Smart use of data can make tangible differences to people’s lives in Scotland, says Jude McCorry
With global institutions like the United Nations, the World Economic Forum and the World Bank waking up to the potential for data to help change the world for the better, it’s worth looking at how Scotland is benefiting from this data revolution.
Data is an enabler. While there is a lot of hype around how data insights are increasingly driving commercial gains, it is worth giving more appreciation to how data and statistics are progressing and informing evidence-based policy decisions.
The explosion of accessible data means there is now human behavioral data available to analyse and so much scope to make better decisions. It’s about using data for good.
In Scotland there are numerous examples of this in practice. The prevalence of such exciting projects on our door step is largely down to the presence of ‘data warriors’ – the people with the skills and passion to identify the potential benefits and see such projects through.
Scotland-based Brainnwave recently partnered with UNICEF to provide access to geospatial data and analytics to help track refugees in Somalia and allocate resources and refuge for displaced populations. (The relationship was established following Brainnwave’s participation in a Scottish Development International and Data Lab funded trade trip to New York).
Closer to home a collaborative project aimed at addressing the challenges of so-called ‘bed-blocking’ in Scotland has not only seen impressive results but won an industry award. With around 1,200 patients delayed from leaving hospital each month, the Scottish Government and NHS/NSS worked in partnership with The Data Lab to use data analysis to come up with a way to assess the future risk of delayed discharge when a patient is first admitted to hospital.
In using real patient data from health and social care, this challenging project has the potential to make a real difference to how Scotland’s healthcare system identifies and manages the risk of a patient’s discharge from hospital becoming delayed. Everyone worked hard to resolve data access issues, to quality assure data and to produce a successful algorithm for the proof of concept. The project is now well placed to move to the next phase.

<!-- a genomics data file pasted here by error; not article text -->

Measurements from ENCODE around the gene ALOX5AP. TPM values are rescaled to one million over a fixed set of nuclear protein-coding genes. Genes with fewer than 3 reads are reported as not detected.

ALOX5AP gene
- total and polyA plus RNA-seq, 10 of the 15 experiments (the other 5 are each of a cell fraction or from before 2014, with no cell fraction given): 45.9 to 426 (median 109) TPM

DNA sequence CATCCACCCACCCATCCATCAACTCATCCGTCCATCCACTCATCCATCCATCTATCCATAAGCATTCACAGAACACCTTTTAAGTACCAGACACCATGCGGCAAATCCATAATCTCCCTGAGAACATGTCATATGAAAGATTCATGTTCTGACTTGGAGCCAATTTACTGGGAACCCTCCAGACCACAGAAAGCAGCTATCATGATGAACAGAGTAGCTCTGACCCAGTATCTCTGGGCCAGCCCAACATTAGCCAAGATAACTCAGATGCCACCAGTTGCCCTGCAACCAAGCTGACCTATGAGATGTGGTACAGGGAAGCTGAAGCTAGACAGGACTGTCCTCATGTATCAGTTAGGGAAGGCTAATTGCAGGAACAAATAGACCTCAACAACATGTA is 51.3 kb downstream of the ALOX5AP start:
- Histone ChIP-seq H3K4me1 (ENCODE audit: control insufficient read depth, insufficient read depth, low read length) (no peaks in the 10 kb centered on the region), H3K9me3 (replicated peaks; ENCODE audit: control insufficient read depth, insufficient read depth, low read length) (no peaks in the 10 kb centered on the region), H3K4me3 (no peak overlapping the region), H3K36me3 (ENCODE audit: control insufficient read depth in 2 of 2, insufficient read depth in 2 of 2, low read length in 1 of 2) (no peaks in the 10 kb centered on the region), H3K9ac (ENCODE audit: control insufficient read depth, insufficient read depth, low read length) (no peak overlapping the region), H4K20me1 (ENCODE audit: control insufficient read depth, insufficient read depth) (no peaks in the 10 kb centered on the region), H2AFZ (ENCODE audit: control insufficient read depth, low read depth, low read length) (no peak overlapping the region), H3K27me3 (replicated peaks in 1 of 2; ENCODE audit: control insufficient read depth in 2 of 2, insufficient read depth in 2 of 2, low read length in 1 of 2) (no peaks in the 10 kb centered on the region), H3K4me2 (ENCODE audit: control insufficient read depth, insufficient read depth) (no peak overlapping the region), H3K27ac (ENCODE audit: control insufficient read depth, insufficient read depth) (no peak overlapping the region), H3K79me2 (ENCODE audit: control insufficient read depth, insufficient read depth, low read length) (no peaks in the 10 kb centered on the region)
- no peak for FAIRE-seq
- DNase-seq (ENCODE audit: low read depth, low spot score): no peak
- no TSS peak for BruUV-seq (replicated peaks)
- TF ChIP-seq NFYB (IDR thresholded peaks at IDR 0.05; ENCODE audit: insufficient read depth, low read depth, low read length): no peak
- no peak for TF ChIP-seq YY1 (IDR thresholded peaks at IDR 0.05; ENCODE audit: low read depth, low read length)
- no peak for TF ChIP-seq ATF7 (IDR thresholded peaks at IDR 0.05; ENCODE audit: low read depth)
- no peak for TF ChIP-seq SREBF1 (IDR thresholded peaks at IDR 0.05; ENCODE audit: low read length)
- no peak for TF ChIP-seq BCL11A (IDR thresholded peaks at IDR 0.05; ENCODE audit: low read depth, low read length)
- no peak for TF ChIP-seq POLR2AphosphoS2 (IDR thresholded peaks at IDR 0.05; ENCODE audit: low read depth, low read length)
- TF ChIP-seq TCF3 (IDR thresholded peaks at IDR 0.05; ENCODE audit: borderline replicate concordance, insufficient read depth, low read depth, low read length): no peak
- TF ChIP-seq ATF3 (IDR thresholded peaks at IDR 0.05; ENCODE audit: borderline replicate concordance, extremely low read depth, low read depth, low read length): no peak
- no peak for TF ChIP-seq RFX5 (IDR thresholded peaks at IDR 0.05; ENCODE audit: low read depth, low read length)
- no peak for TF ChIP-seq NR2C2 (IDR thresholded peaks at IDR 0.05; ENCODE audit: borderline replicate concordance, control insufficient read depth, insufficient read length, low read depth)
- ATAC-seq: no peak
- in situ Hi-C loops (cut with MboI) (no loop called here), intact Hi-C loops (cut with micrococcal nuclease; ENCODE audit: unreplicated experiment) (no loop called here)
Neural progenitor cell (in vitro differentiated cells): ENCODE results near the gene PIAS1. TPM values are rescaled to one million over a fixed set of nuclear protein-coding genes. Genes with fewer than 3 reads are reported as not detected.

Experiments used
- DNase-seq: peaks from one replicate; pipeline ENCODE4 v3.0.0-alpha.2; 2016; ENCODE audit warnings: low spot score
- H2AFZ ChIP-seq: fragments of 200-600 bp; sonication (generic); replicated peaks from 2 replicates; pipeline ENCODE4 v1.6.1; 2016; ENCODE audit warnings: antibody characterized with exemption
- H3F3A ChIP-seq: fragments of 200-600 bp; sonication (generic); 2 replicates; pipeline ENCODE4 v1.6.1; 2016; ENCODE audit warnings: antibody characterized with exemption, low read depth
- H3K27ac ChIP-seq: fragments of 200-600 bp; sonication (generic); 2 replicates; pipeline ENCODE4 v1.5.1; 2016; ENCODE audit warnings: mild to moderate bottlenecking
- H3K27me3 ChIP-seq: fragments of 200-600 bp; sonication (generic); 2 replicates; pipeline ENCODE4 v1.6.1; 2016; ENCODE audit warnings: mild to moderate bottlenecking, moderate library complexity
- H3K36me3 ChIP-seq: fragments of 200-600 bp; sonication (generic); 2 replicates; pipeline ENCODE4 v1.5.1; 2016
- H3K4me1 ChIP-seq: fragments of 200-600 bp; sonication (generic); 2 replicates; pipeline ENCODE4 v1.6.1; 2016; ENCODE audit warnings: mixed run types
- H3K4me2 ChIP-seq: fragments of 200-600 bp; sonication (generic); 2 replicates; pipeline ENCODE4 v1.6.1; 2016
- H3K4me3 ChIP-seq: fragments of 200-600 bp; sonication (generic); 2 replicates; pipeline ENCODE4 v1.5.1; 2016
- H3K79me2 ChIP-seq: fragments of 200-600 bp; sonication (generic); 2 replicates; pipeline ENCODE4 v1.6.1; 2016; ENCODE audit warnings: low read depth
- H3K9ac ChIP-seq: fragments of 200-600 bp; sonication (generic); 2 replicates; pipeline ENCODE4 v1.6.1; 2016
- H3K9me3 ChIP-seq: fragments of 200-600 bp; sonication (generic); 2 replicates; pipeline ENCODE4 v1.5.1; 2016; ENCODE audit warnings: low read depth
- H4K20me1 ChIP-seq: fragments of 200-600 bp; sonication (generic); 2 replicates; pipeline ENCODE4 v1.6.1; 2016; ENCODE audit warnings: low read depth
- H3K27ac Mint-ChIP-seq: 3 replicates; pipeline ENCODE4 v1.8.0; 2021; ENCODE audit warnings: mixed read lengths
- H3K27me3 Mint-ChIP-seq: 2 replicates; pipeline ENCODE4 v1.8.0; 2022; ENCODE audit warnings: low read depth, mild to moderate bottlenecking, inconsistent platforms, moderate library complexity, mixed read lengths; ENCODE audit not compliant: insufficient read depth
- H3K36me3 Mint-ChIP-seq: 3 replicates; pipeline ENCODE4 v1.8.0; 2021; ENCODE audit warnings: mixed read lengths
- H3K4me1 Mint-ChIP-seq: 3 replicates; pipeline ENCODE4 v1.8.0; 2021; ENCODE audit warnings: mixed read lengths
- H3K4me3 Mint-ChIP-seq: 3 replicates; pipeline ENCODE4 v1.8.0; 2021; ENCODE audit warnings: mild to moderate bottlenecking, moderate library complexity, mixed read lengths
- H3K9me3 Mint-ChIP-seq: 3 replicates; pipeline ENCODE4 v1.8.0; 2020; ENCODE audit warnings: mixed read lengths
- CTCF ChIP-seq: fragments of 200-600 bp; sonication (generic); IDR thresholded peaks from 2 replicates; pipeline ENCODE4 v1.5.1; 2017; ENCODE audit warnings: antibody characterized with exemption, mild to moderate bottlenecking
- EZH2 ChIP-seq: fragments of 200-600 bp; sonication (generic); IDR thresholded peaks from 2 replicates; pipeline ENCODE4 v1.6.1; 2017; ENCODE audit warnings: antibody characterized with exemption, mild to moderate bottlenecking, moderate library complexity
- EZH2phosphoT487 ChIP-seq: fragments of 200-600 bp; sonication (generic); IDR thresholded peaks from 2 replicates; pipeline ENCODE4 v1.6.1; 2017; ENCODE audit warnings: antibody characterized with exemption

Another project which has the potential to positively affect people’s lives relates to predicting falls in social housing. With falls costing NHS Scotland £471 million a year, there is also potential for substantial economic benefit to health and social care services.
The idea is to capture data using a range of sensors installed in specially-designed, technology-enabled ‘Fit Homes’. Targeting specific activities identified as pre-cursors to falls, the system will analyse data derived from these sensors to identify patterns of activity, and changes in these patterns, that are linked to increased risk of falling. It is hoped that evidence-based alerts will enable families and agencies to intervene with preventative measures before incidents occur.
It will exploit synergies between the artificial intelligence and data science expertise at Robert Gordon University and technology-enabled ‘Fit Homes’ being developed by Albyn Housing Society in partnership with Carbon Dynamic (a manufacturer of sustainable, modular homes) and NHS Highland. The system could empower individuals, care providers, social landlords and a range of health professionals to reduce the health impact of falls and target intervention resources more efficiently.
The importance of research in health and disease developments is clear. But it is worth noting that the data revolution can complement existing focus.
For instance Coronary Heart Disease (CHD) remains the main cause of death in Scotland. It is one of the most researched, evidence-based areas of medicine in terms of treatment options. That said, the extent of the adoption of evidence-based treatments and their influence on health outcomes in hospital and post-discharge, and how this contributes to the variation in outcome between hospitals across Scotland, is unknown.
This gap in knowledge for healthcare providers, patients and society as a whole, can be filled with a cardiovascular ‘e-registry’, essentially an electronic file of documents containing uniform information about individual persons, collected in a systematic and comprehensive way.
NHS Greater Glasgow & Clyde, AstraZeneca and the University of Glasgow is seeking to build a contemporary and continuous database collating data automatically from the appropriate sources and a flexible suite of on-demand reporting functions running against this – essentially an e-registry.
Cancer Research UK has suggested that half of the UK’s population will get cancer in their lifetime. That’s what makes the work of the Cancer Innovation Challenge so important. Funded by The Scottish Funding Council and launched in March 2017, it seeks to help Scotland become a world leading carer for people with cancer through open innovation using data science. It brings together three Innovation Centres - Digital Health and Care Institute (DHI), Stratified Medicine Scotland (SMS) and The Data Lab. It will fund projects focused on identifying innovative cancer data science solutions and also projects to develop new tools and approaches for patient reported outcomes and experiences.
There are so many ways data can be used. There is real potential to make tangible differences to the lives and wellbeing of Scotland’s people. Decisions about future policy can truly be evidence-based like never before. It is therefore essential we understand that potential, champion key projects and continue to invest in data skills and talent.
Jude McCorry is business development director of The Data Lab